Please don’t be distracted by disability or afraid to approach. Look at me. See me as a person. I want to belong for who I am. Sadly, this doesn’t always happen.
Back in the fall, I was away for a month. I had never really left the Church of my childhood. After college, I came back to the familiar. I stayed for years. I was comfortable. People knew me. But I needed to go for a time, to branch out, see some new faces, and practice facing moments I fear, barriers related to having a physical disability. I visited a few churches and reflected on my experiences in other faith communities in recent years. This is a sampling of what happened when I was a visitor:
- Sometimes I was told exactly where the wheelchair seating was…In the very back corner…On an aisle off to the side. But it ended up being my bad side and I didn’t say a word. I sat there awkwardly turning my head the whole hour, thinking about how I’d approach the conversation next time.
This made me feel excluded.
- Sometimes there was a giant ramp up to the building, but no solution over a tall marble step.
This made me feel frustrated.
- Sometimes people didn’t greet me. They greeted my friend.
This made me feel invisible.
- Sometimes people turned their eyes away as they walked right by me. Why is a disability such a thing to fear? Does a wheelchair mean you can’t say a simple hello?
This made me feel rejected.
And then I returned to you, dear Church. I didn’t realize how special you were, and are, until I left for a time. I came to an event on a Friday night because I needed to see familiar faces, to be surrounded by people who really know me. Oh you did not disappoint that night. There were so many hugs and “hey Laura”s. One of you asked me to dance. Four of us walked over to see the horses. I joined a bunch of you around the bonfire. I felt your love and care deeply that night. I didn’t know how much I had been missing you until I took some space.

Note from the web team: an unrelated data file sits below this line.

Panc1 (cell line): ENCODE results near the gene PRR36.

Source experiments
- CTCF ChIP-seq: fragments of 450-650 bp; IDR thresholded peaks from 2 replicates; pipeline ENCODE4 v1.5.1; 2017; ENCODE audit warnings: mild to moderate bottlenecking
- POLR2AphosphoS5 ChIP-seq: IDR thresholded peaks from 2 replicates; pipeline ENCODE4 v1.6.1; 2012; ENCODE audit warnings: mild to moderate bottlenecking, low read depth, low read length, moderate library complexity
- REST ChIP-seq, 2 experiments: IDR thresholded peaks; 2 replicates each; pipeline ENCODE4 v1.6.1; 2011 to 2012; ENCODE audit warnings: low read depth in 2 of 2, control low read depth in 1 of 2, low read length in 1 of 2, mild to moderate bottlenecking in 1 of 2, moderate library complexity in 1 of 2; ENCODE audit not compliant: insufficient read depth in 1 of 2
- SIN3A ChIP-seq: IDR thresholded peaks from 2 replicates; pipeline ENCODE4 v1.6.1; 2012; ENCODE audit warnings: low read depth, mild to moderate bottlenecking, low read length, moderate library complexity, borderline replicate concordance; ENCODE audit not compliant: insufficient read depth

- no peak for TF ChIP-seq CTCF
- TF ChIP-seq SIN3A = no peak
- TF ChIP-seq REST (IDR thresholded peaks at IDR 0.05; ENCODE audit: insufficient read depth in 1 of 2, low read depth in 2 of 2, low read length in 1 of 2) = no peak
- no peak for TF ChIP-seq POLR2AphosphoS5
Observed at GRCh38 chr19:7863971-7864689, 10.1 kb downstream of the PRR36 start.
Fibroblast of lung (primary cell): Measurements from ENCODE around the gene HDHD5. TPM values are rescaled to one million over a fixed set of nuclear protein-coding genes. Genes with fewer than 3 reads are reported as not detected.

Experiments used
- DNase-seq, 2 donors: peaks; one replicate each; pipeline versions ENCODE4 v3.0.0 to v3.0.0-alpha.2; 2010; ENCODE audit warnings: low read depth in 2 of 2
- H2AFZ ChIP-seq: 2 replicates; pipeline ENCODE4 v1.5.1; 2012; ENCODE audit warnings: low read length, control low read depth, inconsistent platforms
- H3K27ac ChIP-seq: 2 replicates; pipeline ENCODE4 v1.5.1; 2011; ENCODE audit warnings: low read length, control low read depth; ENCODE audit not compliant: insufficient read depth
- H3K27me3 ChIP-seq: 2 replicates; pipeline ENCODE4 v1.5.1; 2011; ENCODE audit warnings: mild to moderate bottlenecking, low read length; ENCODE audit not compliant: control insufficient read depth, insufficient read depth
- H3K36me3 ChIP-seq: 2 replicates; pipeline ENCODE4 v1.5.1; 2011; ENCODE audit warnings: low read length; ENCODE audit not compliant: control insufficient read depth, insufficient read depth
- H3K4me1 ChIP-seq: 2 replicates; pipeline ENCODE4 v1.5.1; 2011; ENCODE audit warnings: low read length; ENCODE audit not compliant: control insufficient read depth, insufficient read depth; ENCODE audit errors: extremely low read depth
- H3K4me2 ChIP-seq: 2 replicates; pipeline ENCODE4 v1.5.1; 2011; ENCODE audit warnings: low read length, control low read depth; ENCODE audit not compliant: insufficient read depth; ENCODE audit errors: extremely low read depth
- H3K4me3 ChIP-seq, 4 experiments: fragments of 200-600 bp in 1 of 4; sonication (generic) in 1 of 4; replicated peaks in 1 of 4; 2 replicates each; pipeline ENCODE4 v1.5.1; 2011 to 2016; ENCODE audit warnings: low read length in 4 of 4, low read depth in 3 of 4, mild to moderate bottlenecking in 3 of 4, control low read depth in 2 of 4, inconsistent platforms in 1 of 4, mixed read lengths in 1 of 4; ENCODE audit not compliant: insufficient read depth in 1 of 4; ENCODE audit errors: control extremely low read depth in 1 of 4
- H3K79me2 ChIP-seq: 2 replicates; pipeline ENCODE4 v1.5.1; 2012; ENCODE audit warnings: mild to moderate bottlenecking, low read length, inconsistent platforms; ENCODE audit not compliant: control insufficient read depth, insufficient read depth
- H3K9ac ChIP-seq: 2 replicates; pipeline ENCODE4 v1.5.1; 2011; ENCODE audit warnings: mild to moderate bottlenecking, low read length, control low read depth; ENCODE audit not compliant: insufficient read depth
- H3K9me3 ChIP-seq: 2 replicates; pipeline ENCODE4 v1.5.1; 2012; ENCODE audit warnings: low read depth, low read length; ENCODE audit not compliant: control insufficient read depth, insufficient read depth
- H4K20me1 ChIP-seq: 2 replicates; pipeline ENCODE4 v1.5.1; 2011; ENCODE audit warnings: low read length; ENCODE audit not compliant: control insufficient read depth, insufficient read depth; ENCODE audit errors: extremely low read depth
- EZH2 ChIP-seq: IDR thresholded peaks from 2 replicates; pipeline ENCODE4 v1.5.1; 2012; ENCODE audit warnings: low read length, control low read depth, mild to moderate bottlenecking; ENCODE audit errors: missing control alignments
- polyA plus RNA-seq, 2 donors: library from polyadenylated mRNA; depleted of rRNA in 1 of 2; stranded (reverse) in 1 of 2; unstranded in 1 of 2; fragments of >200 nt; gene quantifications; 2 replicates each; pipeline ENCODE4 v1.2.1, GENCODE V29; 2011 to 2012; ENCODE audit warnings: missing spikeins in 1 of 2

A week later, I returned on a Sunday. I had a profound sense of belonging. I was reassured that I am exactly where I belong. You are my Home Church.
My hope is the Church, as a whole, can grow and learn what it means to include. Disabilities and being visibly different does not lessen the worth or value of a person to be an integral part of the Church. Start real relationships with people. Get to know them beyond the weekly service and you will learn their perspective. This will cultivate a welcoming atmosphere. And this will mean more to the person with the disability than you realize.
Having a Church family that extends beyond the building is such a gift. Since that Friday night and Sunday morning, I have watched God deepen my community even more. I have my people. They found me in the crowd. With their actions, they remind me — I am not invisible. And dear Church, I met those people right here within your walls.
Thank you for being the most welcoming place I go.
I feel comfort.
Thank you for allowing me to teach the kids for years.
I feel included.
Thank you for saying hello and giving me hugs every week.
I feel seen.
Thank you for always accepting me, loving me.
I feel known.